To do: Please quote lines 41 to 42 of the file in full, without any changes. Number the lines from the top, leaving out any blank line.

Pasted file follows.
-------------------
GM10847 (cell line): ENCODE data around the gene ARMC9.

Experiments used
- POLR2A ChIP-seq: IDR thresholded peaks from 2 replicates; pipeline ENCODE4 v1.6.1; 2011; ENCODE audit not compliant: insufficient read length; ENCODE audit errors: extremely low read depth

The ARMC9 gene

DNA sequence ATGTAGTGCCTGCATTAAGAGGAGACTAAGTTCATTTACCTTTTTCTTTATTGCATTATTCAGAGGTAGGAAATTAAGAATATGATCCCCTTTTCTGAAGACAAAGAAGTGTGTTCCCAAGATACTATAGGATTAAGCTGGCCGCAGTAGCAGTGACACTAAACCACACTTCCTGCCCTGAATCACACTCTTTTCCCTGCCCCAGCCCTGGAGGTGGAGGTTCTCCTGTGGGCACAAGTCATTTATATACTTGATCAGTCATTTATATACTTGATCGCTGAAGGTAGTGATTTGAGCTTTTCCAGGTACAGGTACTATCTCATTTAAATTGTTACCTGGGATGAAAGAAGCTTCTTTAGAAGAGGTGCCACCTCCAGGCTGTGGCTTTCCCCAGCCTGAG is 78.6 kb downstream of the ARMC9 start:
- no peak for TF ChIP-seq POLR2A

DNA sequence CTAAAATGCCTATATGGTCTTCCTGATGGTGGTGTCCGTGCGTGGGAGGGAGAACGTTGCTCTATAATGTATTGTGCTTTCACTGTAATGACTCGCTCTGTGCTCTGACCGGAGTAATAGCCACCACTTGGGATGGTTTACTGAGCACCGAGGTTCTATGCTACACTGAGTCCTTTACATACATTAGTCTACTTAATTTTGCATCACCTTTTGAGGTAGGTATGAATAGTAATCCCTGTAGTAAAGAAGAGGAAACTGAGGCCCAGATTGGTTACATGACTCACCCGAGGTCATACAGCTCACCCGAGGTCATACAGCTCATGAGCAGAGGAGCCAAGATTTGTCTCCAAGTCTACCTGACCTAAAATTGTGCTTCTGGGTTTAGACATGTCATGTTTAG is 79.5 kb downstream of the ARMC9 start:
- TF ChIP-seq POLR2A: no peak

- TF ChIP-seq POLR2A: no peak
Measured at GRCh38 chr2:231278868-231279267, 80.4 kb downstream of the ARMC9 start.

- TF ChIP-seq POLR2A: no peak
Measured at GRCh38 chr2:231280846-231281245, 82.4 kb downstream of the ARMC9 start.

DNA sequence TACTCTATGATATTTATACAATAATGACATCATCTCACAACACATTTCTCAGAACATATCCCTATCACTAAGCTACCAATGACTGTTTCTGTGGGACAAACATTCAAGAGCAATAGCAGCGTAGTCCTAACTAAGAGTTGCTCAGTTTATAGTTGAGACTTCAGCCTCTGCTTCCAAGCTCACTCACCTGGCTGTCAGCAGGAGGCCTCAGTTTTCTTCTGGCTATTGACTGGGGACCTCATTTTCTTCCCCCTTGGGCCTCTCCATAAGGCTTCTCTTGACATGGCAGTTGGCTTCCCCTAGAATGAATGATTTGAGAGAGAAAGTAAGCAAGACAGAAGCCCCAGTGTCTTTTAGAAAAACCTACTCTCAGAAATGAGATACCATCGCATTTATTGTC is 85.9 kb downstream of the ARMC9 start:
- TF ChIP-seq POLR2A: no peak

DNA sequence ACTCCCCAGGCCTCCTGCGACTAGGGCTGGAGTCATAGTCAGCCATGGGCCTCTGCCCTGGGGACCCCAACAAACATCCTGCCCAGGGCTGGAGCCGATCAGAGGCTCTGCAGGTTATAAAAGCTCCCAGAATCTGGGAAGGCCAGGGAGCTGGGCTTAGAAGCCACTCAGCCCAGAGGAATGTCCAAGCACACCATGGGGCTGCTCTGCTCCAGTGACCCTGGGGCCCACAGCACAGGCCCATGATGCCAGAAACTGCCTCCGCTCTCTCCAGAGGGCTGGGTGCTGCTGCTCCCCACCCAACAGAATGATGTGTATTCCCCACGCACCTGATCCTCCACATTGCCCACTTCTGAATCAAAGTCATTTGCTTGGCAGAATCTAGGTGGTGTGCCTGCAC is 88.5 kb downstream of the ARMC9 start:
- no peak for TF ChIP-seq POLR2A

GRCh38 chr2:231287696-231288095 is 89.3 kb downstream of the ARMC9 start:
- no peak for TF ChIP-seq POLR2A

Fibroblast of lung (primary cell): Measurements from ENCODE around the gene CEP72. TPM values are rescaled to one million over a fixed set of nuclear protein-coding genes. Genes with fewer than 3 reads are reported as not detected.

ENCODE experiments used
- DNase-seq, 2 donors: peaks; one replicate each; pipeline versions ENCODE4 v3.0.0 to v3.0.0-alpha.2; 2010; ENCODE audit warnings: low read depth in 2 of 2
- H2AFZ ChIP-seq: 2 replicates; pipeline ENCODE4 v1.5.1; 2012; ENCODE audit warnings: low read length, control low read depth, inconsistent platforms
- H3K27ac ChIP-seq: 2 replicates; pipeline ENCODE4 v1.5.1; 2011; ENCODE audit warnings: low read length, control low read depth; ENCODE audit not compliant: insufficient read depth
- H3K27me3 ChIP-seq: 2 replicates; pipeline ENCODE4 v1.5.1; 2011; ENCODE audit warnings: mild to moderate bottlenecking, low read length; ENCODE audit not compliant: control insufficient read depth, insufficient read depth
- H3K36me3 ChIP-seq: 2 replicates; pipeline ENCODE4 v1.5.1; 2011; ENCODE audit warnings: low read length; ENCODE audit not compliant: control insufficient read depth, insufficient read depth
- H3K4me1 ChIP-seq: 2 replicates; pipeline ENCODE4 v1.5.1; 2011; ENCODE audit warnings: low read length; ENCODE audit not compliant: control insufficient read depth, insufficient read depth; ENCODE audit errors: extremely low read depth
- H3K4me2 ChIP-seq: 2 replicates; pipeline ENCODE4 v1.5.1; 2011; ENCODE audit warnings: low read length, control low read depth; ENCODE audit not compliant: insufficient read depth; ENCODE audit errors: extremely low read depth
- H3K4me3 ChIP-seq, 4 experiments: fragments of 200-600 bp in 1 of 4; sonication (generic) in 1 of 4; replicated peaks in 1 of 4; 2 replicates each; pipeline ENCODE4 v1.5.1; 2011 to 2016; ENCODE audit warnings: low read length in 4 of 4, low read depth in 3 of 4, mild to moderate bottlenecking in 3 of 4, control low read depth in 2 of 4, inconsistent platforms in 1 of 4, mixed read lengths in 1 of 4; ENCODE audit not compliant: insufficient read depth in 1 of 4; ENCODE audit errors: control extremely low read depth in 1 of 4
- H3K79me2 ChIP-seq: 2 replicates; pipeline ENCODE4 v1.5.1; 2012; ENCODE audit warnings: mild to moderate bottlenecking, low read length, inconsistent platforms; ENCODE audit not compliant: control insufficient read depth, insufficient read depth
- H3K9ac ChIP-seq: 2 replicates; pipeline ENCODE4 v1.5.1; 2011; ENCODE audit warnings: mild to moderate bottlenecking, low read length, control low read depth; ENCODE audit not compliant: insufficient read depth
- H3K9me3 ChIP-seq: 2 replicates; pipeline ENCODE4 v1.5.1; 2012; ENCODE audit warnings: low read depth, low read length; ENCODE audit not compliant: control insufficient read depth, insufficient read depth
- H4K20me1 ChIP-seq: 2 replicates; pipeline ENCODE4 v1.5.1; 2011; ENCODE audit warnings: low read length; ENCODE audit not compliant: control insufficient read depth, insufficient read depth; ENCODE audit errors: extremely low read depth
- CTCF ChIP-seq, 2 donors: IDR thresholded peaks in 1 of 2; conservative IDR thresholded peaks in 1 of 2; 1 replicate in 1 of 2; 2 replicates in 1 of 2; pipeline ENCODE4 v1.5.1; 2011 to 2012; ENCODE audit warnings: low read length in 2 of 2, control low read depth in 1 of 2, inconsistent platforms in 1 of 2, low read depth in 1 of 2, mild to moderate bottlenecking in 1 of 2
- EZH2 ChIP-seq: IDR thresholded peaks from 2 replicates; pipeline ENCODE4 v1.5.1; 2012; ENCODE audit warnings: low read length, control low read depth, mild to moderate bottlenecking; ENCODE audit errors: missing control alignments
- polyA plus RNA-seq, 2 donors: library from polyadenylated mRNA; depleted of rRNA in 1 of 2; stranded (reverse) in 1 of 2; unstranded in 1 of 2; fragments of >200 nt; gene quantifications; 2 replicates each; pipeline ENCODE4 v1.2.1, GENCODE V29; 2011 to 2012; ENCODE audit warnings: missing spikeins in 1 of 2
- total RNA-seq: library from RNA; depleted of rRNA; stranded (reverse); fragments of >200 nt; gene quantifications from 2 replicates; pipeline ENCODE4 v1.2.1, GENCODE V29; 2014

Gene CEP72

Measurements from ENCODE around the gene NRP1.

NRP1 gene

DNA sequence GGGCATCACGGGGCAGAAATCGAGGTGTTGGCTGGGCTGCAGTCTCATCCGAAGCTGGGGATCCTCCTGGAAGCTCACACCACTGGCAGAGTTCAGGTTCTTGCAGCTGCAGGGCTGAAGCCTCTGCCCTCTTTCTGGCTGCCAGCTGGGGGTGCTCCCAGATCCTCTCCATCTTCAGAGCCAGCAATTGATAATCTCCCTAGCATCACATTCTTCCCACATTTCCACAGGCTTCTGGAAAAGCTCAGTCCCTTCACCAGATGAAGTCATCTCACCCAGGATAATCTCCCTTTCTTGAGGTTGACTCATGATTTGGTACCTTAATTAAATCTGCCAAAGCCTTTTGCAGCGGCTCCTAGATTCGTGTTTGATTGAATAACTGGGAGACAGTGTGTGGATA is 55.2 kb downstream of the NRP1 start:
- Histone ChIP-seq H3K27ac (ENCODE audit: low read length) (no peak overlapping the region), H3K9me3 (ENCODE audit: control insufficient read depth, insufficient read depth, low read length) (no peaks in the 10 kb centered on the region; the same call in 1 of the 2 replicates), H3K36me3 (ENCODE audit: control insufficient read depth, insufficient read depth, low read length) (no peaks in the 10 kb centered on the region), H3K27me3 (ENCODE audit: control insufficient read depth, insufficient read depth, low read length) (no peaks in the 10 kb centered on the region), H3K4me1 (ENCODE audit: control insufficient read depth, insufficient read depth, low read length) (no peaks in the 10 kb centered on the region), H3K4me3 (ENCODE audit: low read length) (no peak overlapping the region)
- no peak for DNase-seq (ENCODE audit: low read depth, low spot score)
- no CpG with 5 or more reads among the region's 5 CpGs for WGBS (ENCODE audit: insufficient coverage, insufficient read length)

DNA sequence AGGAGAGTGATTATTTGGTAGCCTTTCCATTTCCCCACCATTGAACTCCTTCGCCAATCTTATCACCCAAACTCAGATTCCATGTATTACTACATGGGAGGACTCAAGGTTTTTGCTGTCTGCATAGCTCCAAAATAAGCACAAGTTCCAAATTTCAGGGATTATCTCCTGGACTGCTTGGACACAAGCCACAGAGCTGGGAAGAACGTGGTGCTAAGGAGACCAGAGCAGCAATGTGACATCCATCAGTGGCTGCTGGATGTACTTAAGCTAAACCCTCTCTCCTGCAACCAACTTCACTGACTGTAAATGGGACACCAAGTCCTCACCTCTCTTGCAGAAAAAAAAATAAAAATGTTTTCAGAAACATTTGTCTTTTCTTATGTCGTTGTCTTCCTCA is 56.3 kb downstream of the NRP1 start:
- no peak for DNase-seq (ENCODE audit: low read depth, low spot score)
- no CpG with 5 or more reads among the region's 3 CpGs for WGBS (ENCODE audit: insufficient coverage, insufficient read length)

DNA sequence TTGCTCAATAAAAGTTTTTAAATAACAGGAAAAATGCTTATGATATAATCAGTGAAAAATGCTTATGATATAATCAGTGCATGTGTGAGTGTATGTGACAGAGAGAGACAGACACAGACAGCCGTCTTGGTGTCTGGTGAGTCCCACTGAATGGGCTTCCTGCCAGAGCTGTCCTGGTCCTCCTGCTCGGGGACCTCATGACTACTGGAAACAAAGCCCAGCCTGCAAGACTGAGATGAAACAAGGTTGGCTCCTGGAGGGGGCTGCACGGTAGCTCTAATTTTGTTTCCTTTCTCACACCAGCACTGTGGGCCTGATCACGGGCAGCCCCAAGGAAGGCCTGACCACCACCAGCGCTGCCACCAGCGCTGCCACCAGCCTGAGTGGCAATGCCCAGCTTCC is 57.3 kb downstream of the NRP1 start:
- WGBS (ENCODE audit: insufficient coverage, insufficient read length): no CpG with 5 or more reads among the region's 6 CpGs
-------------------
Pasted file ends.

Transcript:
- Histone ChIP-seq H3K27ac (ENCODE audit: low read length) (no peak overlapping the region), H3K9me3 (ENCODE audit: control insufficient read depth, insufficient read depth, low read length) (no peaks in the 10 kb centered on the region; the same call in 1 of the 2 replicates), H3K36me3 (ENCODE audit: control insufficient read depth, insufficient read depth, low read length) (no peaks in the 10 kb centered on the region), H3K27me3 (ENCODE audit: control insufficient read depth, insufficient read depth, low read length) (no peaks in the 10 kb centered on the region), H3K4me1 (ENCODE audit: control insufficient read depth, insufficient read depth, low read length) (no peaks in the 10 kb centered on the region), H3K4me3 (ENCODE audit: low read length) (no peak overlapping the region)
- no peak for DNase-seq (ENCODE audit: low read depth, low spot score)